A Modern, Behavior-Aware Approach to Asset Allocation and Portfolio Construction
Diversification has been the cornerstone of investing for thousands of years as evidenced by timeless proverbs like “don’t put all your eggs in one basket.” The magic behind diversification – and one of the reasons it is considered the only “free lunch” available in investing – is that a portfolio of assets will always have a risk level less-than-or-equal-to the riskiest asset within the portfolio.
Yet it was not until Dr. Harry Markowitz published his seminal article “Portfolio Selection” in 1952 that investors had a mathematical formulation for the concept. His work, which ultimately coalesced into Modern Portfolio Theory (MPT), not only provided practitioners a means to measure risk and diversification, but it also allowed them to quantify the marginal benefit of adding new exposures to a portfolio and to derive optimal investment portfolios. For his work, Dr. Markowitz was awarded a Nobel prize in 1990.
The theory, however, has its shortcomings. The assumptions that asset class returns are normally distributed and that expected returns, volatilities, and correlations are both known to investors and are static over time fail to hold up to empirical evidence. Unfortunately, these assumptions appear to fail spectacularly during market crises: the very times that investors rely on diversification the most.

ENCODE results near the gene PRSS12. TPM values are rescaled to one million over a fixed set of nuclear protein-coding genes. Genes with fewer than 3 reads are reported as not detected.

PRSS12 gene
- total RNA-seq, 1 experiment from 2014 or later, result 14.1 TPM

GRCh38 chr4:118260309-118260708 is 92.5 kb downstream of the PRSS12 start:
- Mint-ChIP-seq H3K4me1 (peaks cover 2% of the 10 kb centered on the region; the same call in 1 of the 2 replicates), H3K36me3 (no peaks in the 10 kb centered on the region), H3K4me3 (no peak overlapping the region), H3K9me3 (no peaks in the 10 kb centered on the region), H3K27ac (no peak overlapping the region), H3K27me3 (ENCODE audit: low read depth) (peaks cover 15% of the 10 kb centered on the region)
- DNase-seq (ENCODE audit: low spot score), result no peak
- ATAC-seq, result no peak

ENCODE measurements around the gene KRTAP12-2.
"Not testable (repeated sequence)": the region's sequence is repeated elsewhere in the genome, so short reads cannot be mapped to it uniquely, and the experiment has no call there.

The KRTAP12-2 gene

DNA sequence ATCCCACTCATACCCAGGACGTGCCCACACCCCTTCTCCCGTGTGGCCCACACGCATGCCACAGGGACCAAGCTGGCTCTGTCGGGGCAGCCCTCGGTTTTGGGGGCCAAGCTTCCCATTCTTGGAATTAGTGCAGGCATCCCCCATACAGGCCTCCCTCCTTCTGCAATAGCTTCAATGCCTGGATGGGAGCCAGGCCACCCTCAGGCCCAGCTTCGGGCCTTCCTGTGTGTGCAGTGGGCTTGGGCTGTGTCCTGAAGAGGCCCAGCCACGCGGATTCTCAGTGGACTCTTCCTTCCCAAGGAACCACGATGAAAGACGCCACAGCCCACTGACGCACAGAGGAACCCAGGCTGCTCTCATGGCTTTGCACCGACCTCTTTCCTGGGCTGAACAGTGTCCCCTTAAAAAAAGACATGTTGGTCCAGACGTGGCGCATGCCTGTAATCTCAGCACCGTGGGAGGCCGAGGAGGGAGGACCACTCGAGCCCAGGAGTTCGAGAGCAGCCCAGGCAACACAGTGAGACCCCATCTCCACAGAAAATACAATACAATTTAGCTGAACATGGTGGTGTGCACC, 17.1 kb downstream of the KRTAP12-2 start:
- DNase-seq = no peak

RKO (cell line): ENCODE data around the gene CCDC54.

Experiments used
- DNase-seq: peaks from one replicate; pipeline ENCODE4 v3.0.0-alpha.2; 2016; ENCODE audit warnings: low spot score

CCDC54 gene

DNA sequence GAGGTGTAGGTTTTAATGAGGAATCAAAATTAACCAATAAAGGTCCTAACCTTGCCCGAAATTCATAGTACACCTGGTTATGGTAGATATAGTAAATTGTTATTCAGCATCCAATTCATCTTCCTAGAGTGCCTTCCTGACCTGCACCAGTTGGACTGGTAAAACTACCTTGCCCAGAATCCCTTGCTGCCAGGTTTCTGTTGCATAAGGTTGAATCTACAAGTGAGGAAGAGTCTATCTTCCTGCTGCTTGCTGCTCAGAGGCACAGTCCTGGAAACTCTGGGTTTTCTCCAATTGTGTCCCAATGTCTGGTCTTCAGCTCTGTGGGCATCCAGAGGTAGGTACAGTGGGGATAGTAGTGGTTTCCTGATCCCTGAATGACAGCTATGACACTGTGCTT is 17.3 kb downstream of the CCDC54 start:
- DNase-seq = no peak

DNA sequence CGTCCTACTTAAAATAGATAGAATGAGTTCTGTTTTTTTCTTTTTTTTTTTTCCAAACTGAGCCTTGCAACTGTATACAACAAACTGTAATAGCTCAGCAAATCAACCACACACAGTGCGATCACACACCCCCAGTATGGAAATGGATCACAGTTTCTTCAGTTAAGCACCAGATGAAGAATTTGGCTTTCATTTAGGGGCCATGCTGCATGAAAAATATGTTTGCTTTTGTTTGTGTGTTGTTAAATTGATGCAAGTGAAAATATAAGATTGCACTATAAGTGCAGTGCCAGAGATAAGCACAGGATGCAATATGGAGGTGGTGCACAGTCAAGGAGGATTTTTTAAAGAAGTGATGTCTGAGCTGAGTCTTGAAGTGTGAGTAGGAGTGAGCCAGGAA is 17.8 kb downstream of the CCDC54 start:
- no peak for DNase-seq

In light of these shortcomings, some have begun to question the merits of asset class diversification and MPT. With the benefit of perfect hindsight, the diversified portfolio will never be return optimal. It will always contain asset classes that disappoint. To judge the outcome of diversification after the fog of uncertainty has lifted, however, misses the point. Diversification is valuable precisely because investors don’t know what the future holds. We can be vaguely right instead of precisely wrong.A-Modern-Behavior-THEME RESEARCH